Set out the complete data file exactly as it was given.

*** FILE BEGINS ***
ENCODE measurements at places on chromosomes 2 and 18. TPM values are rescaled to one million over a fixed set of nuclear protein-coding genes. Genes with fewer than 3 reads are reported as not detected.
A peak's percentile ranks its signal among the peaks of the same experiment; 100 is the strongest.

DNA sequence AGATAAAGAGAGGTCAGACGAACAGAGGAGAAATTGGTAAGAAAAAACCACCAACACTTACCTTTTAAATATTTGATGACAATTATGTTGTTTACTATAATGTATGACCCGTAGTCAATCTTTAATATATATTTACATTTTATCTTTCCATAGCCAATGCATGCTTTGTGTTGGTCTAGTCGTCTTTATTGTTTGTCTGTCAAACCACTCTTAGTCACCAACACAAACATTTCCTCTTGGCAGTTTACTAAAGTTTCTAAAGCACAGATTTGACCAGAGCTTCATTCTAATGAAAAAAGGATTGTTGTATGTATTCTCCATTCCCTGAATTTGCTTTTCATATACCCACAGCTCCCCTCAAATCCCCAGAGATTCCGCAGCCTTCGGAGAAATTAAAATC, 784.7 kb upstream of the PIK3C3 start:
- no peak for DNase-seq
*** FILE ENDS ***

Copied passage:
ENCODE measurements at places on chromosomes 2 and 18. TPM values are rescaled to one million over a fixed set of nuclear protein-coding genes. Genes with fewer than 3 reads are reported as not detected.
A peak's percentile ranks its signal among the peaks of the same experiment; 100 is the strongest.

DNA sequence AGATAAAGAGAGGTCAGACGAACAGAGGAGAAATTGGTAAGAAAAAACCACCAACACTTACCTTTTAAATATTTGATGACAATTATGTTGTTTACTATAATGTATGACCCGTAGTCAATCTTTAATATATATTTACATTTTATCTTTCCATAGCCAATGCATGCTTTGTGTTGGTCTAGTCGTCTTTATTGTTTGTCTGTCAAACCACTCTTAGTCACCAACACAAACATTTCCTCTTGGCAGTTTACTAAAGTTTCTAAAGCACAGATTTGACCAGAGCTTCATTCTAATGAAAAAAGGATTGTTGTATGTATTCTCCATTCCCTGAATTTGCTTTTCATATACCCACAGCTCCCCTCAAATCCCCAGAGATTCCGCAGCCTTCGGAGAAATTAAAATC, 784.7 kb upstream of the PIK3C3 start:
- no peak for DNase-seq